How GPI Works to See Planets

Leave a comment
GPI instrument at the Cassegrain of the Gemini South telescope. credit: Jerome Maire

I sometimes compare the challenge of directly detecting a Jupiter orbiting a nearby star to finding a glowing needle in a haystack.  Oh, and by the way, the haystack is on fire.

It’s about as hard as seeing a candle a foot away from a spotlight (1 million candlepower) at a distance of 100 miles.

Why is doing this so difficult?  There are three primary reasons:

1.  We observe through atmospheric turbulence, which blurs our view of the star-planet system and scatters starlight, obscuring the faint planet beneath.

2.  Light obeys a wave property called diffraction, which scatters light from a planet’s host star throughout the image, obscuring the planet.  This effect occurs even in near-perfect optical systems above the atmosphere, like the Hubble Space Telescope.

3.  The optics within telescopes and instruments are imperfect, which further distorts the optical wavefront and introduces speckles, or tiny images of the star that look like false planets, into the image.

The Gemini Planet Imager was designed to control and suppress these effects.  The four components of GPI that do this are:  an Adaptive Optics system, a coronagraph, a sensor that spectroscopically differentiates planets from starlight, and data post-processing techniques.

The Adaptive Optics (AO) system is the component of GPI that corrects for the effects of atmospheric turbulence and optical imperfections, allowing the telescope to observe stars as though the atmosphere were not present.  AO systems use flexible deformable mirrors to cancel the distortion induced by the atmosphere.  In GPI, a wavefront sensor updates 1000 times per second to measure the distortion at high precision.  A real-time control computer uses these measurements to estimate the deformable mirror shape needed to exactly cancel this turbulence.

GPI’s deformable mirror is a 2 cm-square MEMS, or Micro-Electrical Mechanical System, with 4096 microactuators.  Manufactured by Boston Micromachines, MEMS devices are etched from silicon wafers lithographically in a method similar to semiconductor fabrication.  Once nothing more than a glint in an engineer’s eyes, MEMS deformable mirrors have now been demonstrated on multiple astronomical AO systems and have proven reliable.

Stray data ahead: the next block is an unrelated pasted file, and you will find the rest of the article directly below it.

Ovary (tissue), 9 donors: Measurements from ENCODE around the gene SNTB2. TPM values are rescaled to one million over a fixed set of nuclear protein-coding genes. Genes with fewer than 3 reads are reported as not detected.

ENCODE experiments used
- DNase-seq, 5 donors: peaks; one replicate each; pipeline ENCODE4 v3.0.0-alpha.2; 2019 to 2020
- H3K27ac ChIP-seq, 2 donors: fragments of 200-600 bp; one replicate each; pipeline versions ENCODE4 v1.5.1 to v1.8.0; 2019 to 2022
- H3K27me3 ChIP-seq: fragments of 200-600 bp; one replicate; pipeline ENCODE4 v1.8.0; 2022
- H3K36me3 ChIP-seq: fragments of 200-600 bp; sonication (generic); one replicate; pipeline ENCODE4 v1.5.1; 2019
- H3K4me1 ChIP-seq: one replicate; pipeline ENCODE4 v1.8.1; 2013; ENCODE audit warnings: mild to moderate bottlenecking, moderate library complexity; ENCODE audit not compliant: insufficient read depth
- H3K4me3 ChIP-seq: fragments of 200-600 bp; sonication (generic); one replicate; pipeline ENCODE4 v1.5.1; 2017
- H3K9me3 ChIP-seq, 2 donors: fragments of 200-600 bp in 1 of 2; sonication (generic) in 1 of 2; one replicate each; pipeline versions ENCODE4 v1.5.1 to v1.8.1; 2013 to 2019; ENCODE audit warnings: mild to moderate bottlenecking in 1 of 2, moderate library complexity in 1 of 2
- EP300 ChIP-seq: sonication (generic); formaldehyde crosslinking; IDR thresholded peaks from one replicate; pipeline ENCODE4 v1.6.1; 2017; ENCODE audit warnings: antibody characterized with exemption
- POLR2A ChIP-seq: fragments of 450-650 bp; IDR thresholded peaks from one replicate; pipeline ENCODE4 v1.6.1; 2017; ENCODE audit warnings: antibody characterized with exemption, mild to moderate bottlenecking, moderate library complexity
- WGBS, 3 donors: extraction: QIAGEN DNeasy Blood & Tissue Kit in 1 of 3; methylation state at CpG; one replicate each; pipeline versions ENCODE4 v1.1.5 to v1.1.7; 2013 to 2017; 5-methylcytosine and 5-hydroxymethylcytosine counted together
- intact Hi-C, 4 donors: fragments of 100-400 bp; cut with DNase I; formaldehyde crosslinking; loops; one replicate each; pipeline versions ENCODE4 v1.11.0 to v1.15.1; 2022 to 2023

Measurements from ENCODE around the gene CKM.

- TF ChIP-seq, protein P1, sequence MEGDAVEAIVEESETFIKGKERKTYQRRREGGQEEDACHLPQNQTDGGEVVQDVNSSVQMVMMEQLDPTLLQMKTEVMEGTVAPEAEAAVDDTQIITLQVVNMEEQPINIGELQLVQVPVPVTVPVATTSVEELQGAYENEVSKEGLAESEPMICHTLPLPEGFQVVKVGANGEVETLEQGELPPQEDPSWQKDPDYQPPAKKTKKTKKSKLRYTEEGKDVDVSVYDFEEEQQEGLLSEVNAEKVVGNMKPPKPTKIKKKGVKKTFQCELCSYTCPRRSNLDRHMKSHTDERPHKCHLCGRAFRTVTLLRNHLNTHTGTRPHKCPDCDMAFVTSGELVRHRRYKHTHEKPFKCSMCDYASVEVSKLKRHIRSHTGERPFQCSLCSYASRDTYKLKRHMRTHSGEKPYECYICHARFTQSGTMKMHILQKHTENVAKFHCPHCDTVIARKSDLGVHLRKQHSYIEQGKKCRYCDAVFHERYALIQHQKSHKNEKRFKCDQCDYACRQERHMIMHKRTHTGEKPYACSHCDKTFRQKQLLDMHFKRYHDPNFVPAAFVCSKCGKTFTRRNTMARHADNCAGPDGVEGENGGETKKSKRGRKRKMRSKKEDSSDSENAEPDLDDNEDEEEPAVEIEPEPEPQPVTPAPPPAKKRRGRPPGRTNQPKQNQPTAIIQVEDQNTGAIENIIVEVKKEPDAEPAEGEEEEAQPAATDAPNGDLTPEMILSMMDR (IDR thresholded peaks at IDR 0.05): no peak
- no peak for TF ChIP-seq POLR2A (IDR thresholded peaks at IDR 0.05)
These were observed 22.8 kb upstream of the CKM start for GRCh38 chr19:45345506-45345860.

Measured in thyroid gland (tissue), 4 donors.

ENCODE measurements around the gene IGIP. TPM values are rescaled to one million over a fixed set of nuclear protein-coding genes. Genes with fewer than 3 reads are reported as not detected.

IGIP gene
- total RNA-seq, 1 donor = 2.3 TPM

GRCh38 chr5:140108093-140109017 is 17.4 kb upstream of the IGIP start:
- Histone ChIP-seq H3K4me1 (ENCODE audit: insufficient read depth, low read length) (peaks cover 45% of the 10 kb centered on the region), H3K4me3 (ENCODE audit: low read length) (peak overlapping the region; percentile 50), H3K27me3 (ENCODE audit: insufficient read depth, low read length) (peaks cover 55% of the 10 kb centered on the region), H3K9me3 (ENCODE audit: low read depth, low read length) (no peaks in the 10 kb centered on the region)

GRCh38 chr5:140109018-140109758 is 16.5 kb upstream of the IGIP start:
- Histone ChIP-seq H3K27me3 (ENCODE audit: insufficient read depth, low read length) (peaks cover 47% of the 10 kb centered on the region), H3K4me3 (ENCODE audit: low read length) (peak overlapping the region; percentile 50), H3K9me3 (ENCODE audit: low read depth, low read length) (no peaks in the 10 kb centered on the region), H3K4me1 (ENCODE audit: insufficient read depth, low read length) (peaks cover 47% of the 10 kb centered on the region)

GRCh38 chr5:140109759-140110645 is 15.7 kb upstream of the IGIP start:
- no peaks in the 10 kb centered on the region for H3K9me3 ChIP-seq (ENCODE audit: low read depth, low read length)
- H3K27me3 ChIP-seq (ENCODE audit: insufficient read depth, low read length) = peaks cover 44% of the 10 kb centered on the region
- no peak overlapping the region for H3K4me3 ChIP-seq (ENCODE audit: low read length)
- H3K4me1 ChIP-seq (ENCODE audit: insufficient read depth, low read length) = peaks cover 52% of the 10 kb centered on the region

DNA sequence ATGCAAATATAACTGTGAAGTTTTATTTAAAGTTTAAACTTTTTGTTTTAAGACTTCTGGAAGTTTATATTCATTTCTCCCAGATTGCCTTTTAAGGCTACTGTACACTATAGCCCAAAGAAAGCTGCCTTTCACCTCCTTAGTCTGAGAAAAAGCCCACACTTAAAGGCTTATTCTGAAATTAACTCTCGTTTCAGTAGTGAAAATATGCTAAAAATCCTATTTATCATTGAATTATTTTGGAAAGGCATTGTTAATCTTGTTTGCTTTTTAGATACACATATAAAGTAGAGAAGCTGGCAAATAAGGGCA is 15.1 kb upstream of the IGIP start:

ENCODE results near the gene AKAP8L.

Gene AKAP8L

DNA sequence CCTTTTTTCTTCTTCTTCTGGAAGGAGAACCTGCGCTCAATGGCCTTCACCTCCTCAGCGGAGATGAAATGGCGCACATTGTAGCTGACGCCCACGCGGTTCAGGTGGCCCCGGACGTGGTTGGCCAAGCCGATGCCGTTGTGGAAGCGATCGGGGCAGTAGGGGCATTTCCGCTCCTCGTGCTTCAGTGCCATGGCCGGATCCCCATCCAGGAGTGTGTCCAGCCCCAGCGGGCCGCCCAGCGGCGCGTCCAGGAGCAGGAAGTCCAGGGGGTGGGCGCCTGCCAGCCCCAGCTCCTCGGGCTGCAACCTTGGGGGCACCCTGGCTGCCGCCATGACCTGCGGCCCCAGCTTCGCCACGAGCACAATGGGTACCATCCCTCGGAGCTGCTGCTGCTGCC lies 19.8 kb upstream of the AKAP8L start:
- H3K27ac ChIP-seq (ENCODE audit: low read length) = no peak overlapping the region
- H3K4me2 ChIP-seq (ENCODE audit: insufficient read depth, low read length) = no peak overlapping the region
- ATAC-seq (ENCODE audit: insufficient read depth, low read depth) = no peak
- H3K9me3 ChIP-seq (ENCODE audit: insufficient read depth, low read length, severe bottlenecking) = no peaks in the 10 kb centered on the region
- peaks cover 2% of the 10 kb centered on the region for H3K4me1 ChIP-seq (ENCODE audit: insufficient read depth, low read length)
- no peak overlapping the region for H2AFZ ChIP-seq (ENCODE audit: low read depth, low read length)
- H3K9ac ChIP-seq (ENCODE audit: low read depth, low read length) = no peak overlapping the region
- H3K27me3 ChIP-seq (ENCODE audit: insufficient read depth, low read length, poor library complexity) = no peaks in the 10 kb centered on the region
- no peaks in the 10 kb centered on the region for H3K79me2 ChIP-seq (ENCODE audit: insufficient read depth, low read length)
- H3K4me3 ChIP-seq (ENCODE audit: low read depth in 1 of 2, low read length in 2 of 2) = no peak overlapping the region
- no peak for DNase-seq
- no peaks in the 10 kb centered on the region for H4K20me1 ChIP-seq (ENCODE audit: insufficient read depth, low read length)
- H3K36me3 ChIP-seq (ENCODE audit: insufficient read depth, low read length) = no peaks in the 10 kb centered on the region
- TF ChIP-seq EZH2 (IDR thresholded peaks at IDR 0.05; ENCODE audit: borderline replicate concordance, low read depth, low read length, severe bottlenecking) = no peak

GPI-MEMS3Courtesy Daren Dillon / UCSC.

coronagraph is an optical device used to block starlight and physically suppress the effects of diffraction.  GPI uses a Lyot coronagraph design, named after Bernard Lyot, who first used a coronagraph to block out the sun’s glare and reveal its corona.  GPI’s Lyot coronagraph introduces a hard edged stop where the star comes to focus, blocking most of its light, as well as an apodized optic in the Lyot plane, where the remaining diffracted light from the star is isolated and blocked.  Light from other objects in the field passes through the coronagraph unimpeded.

The Integral Field Spectrograph (IFS) in GPI breaks light into its constituent wavelengths, or a spectrum, just as a prism does.  The magic of the IFS is that it performs this task at every location in the image, so that the spectrum of a potential planet can be measured simultaneously with the starlight spectrum.  Since light emitted from the planet has different spectral features from the starlight (induced by chemical components in its atmosphere such as methane), this information can be used to differentiate a planet candidate from residual star speckles.  In addition, since star speckles are produced by diffraction, they appear to change position at different wavelengths, while true planets stay fixed at all wavelengths.

The post-processing analysis takes advantage of this differentiation to find fainter planets than would be visible otherwise in a process known as Spectral Differential Imaging (SDI).  A further step is Angular Differential Imaging (ADI), which takes advantage of the natural rotation of the sky, and thus the star-planet orientation, with respect to the telescope’s azimuth.   ADI algorithms essentially look for planets that rotate with the sky rather than with the starlight speckle pattern.

AOoffon_corona_GPI_arrows

GPI’s view of the Beta Pictoris star/planet system as each component is turned on.  Image credit:  GPIES team; Beta Pictoris:  C. Marois/NRC Canada, Gemini Observatory.

It is only the combination of these four approaches in tandem – and not any one of them – that allows GPI to detect planets successfully.  For example, the coronagraph, IFS, and post-processing components all rely critically on the AO system to remove the effects of the atmosphere first.  Similarly, if no post-processing were used, GPI’s performance would not be sufficient to detect planets as faint as it does.

So, quite literally, GPI is more than the sum of its parts.


The Gemini Planet Imager instrument and scientific data reduction pipeline were built by many scientists at the American Museum of Natural History, ASU, Univ. Toronto, Gemini Observatory, HIA, JPL, LLNL, Lowell Observatory, NASA Ames, SETI, STSci, Univ. Montreal, Berkeley, UCLA, UCSC, and UGA.  

 

About S. Mark Ammons

Mark is a Physicist and astronomer at the Lawrence Livermore National Laboratory. He joined the laboratory in 2011 after visiting the University of Arizona on a Hubble Fellowship and receiving his PhD from the University of California, Santa Cruz. His research focuses on characterization and mass measurement of planets outside of our solar system through adaptive optics and astrometry.

Leave a Reply